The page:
Marcia Purdy is finally living her most authentic life.
For decades, the Iowa State University human sciences professor was subjected to a culturally bred prejudice that kept her from accepting the role of sexuality in her own life, which, in turn, caused her to ignore the struggles of those persecuted for their sexualities. However, an experience in 1998, followed by her son coming out, taught her the meaning not only of acceptance, but also of the word “ally.”
In her talk, “How to be an Ally,” given in the Center for Inclusive Excellence on Tuesday, Sept. 26, Purdy presented a slideshow that began with the quote, “Strong people stand up for themselves, but the strongest people stand up for others.” The presentation focused on giving people the tools they need to act as better allies to the LGBTQ+ community.
“It is more than just saying it,” Purdy said. “You have to show it.”
Purdy combined her message with her life story. Growing up in a small town in Iowa of about 700, she noted, “there was no diversity in my life.” This affected her world view, limiting her perspective on what she considered acceptable or normal. However, she also said because of her siblings’ tendency to settle into their assigned gender norms, she was allowed to stray from the beaten path.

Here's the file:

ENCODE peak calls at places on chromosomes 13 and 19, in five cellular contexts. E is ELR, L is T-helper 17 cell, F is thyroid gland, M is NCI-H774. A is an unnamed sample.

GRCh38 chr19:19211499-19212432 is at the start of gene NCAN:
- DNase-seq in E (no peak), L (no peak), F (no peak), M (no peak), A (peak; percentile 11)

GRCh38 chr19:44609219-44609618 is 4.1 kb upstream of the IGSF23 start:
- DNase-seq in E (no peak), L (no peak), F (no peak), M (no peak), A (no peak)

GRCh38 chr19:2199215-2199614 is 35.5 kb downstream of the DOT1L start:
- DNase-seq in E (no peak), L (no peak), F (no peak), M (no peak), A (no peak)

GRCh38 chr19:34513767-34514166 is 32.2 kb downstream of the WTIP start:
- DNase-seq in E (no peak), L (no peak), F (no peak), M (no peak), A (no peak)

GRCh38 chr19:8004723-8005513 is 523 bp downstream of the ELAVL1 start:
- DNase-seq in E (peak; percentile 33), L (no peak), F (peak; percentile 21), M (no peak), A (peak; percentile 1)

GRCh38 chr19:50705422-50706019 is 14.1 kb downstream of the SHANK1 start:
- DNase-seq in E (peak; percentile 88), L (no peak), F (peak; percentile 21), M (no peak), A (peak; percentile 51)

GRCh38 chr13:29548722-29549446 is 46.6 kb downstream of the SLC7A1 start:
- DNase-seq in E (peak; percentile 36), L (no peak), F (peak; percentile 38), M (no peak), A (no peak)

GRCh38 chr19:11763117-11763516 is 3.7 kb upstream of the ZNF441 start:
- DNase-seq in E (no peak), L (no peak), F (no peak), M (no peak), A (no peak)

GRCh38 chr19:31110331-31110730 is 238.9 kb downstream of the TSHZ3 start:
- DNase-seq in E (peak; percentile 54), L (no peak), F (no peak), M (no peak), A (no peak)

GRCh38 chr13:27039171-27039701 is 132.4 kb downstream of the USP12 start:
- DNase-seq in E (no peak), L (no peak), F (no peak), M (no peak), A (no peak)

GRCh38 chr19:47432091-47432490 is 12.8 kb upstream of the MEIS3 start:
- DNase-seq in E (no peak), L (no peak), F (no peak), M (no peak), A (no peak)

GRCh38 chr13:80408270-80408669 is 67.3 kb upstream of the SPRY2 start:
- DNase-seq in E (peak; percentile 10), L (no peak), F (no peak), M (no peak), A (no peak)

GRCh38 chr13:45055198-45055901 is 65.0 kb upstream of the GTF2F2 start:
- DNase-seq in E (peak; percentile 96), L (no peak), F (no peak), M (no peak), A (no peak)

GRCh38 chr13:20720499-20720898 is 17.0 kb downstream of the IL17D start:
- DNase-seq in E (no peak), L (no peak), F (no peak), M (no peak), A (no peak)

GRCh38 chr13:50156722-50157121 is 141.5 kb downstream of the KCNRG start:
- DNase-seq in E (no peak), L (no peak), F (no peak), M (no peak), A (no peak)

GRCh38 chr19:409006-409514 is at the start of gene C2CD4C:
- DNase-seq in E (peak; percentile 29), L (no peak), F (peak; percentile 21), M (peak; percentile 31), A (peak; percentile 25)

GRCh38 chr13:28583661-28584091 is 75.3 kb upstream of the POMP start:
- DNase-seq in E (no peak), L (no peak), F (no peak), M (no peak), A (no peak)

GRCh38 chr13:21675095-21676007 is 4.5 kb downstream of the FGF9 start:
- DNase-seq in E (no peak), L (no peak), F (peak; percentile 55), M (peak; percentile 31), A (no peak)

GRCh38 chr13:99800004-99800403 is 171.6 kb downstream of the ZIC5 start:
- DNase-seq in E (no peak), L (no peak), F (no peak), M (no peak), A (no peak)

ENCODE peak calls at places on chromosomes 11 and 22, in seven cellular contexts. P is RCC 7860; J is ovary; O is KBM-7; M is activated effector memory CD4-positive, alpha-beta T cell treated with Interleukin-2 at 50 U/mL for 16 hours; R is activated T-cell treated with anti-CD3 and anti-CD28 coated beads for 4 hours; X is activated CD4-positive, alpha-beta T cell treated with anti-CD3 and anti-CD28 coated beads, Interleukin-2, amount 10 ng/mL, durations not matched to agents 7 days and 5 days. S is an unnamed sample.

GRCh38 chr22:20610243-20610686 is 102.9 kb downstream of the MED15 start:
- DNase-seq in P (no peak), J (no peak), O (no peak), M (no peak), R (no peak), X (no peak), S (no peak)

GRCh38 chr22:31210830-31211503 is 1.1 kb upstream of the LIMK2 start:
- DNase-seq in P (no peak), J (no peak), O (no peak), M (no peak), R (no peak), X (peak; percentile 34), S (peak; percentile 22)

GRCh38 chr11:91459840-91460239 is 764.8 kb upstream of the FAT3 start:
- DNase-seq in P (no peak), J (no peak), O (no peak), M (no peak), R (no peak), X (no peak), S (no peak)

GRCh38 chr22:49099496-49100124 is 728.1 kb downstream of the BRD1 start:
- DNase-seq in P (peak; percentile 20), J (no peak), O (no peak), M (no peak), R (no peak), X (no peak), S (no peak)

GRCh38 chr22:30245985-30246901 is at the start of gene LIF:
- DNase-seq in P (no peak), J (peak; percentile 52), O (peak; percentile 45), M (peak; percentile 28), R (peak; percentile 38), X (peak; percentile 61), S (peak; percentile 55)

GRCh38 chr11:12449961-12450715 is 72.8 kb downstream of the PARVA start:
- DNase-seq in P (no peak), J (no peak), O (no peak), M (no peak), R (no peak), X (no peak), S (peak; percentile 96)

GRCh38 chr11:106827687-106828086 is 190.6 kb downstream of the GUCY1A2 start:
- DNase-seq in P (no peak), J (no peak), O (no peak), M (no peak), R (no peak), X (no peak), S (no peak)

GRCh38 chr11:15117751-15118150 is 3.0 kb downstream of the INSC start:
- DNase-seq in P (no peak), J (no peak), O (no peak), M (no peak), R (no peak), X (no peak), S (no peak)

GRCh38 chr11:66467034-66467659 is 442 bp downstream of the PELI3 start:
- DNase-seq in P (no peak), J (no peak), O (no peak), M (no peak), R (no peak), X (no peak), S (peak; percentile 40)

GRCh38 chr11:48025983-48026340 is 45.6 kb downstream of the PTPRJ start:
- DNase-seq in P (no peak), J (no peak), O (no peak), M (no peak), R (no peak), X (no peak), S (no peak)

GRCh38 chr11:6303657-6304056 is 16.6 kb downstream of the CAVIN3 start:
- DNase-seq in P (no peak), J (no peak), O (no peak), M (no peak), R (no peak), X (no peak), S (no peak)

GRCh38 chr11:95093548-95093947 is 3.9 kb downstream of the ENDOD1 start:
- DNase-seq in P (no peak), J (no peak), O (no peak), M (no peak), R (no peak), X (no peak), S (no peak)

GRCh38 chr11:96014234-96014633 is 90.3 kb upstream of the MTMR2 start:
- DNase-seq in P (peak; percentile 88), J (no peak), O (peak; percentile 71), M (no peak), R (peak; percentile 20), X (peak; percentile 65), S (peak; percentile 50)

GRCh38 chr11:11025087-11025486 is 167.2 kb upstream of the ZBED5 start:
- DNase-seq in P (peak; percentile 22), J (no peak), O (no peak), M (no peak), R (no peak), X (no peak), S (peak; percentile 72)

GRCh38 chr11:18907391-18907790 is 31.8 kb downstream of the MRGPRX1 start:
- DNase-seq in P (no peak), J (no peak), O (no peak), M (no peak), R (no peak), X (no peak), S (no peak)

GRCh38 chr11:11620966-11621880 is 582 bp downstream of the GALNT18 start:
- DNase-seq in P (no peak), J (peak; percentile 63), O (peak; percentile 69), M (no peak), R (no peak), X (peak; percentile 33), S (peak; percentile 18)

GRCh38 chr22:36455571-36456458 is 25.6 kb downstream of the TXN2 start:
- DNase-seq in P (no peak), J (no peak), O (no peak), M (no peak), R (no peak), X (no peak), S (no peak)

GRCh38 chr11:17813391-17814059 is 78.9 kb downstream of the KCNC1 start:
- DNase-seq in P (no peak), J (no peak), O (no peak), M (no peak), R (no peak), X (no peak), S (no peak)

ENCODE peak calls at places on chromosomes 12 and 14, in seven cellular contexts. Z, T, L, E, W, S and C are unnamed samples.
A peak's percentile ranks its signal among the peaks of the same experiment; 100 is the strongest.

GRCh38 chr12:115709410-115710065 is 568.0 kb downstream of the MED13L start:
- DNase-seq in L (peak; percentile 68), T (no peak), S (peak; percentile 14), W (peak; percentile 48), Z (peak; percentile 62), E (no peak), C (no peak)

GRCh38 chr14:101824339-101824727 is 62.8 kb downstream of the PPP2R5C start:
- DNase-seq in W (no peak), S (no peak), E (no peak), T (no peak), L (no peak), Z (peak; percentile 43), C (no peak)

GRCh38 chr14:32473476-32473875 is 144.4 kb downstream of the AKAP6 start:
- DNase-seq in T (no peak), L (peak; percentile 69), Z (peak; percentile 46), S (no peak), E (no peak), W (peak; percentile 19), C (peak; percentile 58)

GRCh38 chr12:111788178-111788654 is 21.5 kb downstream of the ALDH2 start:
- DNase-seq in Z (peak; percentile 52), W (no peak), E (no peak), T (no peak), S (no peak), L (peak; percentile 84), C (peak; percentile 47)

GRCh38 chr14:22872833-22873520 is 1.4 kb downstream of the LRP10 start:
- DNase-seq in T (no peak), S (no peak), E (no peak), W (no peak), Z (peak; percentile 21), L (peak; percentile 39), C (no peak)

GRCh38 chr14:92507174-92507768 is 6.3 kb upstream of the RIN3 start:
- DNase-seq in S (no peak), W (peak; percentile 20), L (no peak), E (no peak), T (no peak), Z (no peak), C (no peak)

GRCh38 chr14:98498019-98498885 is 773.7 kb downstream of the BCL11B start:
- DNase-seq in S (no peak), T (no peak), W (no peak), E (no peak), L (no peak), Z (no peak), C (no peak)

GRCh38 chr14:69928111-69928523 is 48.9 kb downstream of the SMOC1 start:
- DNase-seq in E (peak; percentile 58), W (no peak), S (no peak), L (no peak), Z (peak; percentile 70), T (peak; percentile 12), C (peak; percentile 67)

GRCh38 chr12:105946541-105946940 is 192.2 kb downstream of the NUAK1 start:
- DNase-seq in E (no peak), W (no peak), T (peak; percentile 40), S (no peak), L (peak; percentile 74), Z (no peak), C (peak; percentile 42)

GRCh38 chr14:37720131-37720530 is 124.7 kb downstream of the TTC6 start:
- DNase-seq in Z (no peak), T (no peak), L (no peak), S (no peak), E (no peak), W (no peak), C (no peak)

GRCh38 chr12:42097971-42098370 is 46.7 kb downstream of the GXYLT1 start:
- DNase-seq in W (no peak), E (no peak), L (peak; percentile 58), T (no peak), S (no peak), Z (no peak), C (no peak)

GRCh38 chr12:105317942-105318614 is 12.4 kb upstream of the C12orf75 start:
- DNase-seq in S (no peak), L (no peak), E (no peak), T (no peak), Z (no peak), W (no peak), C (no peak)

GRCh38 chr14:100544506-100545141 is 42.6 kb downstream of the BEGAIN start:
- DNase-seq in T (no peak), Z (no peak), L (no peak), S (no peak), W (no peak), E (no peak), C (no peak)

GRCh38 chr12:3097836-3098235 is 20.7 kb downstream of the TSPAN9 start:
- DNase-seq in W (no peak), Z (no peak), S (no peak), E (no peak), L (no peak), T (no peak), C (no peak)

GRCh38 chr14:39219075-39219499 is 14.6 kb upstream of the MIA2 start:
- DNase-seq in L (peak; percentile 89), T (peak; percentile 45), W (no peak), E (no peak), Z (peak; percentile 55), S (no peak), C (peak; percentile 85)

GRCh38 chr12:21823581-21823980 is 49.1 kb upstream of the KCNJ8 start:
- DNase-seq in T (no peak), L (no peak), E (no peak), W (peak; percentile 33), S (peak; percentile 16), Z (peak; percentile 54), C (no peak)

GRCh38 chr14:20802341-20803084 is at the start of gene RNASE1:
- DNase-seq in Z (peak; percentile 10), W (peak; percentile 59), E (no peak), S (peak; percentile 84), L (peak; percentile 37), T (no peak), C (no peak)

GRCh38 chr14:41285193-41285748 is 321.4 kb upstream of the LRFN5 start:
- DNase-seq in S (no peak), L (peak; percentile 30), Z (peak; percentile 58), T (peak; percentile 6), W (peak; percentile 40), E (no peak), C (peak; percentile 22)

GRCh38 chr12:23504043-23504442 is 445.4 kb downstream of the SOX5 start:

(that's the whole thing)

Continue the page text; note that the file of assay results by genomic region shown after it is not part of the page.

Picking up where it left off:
“I feel fortunate that I was just allowed to be me.” This involved playing outside – “a lot,” Purdy remarked, laughing. She even recalled driving the family tractor when she was 9.
Purdy traced much of her story along a historical tapestry of events, interwoven with moments of significance from her life. She remembered being in kindergarten when former president John F. Kennedy was assassinated. She spoke about her brother fighting in Vietnam, and huddling around the TV with her parents every night at 10 p.m. to hear the names of the deceased read on the news – a practice Purdy believes should be reinstated.
In her talk, Purdy also addressed the 1980s AIDS epidemic. She said fear was spread like wildfire by the media, which portrayed the unresearched virus as “the gay disease.” This panic brought on lasting stigmas and hatred toward gay people that have resonated through time and, unfortunately, still linger today, she added.
Purdy recalled 1998, and learning about Matthew Shepard, an openly gay Wyoming college student who was kidnapped, brutally beaten, and left for dead, until he was discovered by another student, Aaron Kreifels. She went to his candlelight vigil and felt the agony of those he had left behind, and her eyes began to open to her prejudice, she said.
Purdy said the most significant, life-changing event was when her son came out. In the moment, she was dumbstruck and couldn’t find the right words, but her husband could – “Randy Purdy does not miss a beat. He says, ‘Josh, I am so proud of you. You are going to be who you were always meant to be, and you will be one-hundred percent authentic.’ I looked up at him and I said, ‘Who the f**k are you? And those are my words!’”
Ever since witnessing her husband’s inspiring moment of allegiance with the gay community, Purdy’s mindset has continued to expand, and has evolved into a new mission in life: teaching straight people how they can be better allies.
Purdy sums up her philosophy: “People never remember the crowd. They remember the one person in that crowd who had the courage to say, and do, what no one else would.”